There is a revival of interest in Roman Catholicism in Holland, and the secular media may be partly responsible for it, according to the Catholic World Report (February).
The Catholic Church in the Netherlands was once considered the most liberal in the world, as its theologians and bishops often clashed with the Vatican. More recently, a steady wave of conversions to more traditional forms of Catholicism has become the center of attention in Europe. There are only about 1,000 conversions to Catholicism in the Netherlands per year (as opposed to three or four times that number leaving the church), but these converts — known as the “new Catholics” — have sometimes been prominent intellectuals who have moved to parishes that eschew doctrinal experimentation.
When the respected young playwright Vonne van der Meer converted, the news was featured in a feminist magazine and that seemed to have started a media sensation, as journalists sought to explain the phenomenon. An older generation that was in the forefront of opposition to Vatican influence in Dutch Catholicism in the 1970s and 80s has “disappeared from the public scene”– evidenced in a new popularity for the pope (along with such figures as Nelson Mandela and Bill Clinton).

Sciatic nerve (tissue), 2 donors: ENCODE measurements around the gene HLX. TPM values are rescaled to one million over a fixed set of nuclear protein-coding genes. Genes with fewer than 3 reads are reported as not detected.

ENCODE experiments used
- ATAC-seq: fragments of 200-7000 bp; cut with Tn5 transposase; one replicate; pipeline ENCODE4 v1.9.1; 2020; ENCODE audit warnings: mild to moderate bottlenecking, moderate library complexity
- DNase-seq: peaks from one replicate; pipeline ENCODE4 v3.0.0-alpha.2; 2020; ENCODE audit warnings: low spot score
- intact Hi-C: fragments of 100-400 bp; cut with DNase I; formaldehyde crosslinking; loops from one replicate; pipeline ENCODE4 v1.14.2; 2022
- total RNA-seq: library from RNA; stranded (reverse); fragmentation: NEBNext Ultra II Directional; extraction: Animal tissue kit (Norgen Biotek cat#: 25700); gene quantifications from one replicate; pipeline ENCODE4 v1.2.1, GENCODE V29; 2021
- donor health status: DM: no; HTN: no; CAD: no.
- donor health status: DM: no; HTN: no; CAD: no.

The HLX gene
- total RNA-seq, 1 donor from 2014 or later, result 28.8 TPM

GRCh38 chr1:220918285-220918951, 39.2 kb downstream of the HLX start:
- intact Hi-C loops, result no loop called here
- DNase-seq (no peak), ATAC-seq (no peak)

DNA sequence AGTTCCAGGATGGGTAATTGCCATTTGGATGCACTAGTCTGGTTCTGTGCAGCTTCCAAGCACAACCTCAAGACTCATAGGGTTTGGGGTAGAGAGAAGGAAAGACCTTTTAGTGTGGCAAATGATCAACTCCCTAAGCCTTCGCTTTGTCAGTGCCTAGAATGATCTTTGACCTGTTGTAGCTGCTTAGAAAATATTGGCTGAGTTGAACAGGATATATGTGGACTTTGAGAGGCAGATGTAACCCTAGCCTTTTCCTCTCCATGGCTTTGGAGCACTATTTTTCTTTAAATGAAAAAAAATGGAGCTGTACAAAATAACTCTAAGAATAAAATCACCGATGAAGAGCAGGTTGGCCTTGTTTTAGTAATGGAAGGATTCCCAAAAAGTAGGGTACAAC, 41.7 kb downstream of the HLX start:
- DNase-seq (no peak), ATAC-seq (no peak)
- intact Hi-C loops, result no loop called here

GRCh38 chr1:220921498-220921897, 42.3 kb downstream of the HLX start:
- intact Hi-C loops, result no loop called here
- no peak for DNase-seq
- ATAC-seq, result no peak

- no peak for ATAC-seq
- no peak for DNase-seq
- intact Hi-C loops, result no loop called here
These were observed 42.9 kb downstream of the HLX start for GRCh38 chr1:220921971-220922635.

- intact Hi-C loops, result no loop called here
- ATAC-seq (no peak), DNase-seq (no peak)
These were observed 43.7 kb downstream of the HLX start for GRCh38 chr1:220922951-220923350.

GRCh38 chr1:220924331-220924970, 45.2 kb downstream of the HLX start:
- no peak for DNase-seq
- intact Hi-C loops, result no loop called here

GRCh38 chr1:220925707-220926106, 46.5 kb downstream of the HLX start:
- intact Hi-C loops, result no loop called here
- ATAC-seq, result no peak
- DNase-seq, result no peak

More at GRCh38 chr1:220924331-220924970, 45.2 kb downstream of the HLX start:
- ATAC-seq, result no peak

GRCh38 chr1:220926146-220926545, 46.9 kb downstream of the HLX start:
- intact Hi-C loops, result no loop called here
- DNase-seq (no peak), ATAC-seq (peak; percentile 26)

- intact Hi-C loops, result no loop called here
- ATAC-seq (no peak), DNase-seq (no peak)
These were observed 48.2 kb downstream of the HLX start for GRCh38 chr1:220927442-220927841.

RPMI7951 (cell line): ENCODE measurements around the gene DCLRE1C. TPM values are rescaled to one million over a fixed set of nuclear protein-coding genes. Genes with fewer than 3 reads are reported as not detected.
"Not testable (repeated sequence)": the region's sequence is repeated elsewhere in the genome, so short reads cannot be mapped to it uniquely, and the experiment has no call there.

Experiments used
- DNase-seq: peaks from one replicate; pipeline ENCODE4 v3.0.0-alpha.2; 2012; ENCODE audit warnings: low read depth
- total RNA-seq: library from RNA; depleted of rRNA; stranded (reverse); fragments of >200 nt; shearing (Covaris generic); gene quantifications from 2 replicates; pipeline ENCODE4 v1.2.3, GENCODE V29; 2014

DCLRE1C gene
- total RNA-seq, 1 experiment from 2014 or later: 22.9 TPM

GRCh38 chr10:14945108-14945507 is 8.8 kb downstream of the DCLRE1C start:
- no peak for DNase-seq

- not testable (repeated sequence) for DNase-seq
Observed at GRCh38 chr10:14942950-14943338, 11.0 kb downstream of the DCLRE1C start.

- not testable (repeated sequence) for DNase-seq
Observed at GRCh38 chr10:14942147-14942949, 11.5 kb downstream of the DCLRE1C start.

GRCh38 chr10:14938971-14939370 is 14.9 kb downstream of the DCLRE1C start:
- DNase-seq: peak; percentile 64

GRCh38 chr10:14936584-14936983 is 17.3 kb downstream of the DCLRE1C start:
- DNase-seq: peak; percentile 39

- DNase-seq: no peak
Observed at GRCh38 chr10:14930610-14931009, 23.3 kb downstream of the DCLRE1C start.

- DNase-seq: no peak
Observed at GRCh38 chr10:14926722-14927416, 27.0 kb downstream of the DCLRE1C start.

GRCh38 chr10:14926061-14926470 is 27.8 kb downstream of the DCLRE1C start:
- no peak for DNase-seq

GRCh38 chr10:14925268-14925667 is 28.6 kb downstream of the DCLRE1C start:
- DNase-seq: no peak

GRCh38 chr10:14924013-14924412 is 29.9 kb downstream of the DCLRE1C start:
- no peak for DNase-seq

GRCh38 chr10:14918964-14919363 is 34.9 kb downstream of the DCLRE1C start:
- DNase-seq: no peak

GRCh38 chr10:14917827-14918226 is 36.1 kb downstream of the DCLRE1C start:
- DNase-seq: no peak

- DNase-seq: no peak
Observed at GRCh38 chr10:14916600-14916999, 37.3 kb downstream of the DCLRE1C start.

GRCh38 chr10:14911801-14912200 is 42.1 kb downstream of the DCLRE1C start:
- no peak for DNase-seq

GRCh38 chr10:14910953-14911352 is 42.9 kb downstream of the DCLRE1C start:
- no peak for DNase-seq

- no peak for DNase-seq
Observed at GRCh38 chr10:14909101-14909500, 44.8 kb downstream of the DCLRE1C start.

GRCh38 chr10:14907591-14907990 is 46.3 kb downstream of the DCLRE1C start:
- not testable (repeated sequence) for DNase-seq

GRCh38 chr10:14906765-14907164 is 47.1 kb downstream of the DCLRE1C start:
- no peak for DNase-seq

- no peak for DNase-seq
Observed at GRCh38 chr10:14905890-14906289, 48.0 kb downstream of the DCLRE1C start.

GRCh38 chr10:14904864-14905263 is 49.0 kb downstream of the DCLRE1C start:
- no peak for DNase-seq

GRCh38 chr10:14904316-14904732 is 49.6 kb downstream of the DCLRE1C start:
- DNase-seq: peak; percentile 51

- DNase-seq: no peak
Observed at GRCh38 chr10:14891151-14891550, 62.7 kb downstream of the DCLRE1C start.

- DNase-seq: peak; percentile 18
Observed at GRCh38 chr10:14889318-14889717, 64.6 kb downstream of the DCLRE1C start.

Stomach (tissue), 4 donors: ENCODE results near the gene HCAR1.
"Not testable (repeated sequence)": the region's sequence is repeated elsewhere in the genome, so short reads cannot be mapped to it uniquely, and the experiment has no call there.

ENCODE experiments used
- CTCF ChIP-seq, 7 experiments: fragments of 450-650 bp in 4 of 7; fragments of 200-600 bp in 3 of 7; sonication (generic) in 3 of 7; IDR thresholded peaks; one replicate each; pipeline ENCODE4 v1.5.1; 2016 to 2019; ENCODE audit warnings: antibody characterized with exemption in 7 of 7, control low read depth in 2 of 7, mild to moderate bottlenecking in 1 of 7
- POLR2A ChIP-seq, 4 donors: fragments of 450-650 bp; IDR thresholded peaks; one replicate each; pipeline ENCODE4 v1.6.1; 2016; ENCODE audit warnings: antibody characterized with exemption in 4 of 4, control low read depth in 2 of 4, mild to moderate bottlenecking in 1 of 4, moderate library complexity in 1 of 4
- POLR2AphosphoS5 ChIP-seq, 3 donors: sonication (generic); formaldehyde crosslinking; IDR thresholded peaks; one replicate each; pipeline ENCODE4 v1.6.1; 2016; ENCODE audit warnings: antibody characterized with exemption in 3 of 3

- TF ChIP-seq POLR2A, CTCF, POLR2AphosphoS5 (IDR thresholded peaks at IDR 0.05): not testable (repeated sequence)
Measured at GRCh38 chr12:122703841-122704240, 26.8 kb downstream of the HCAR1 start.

Although the drop in vocations to the priesthood in the Netherlands is among the highest in Europe (about 35 percent), there has been a slight upward trend in recent years. The number of permanent deacons has grown from one million in 1978 to six million today. Today’s Dutch bishops are also less divided and now form a “united front.”
(Catholic World Report, P.O. Box 1328, Dedham, MA 02027)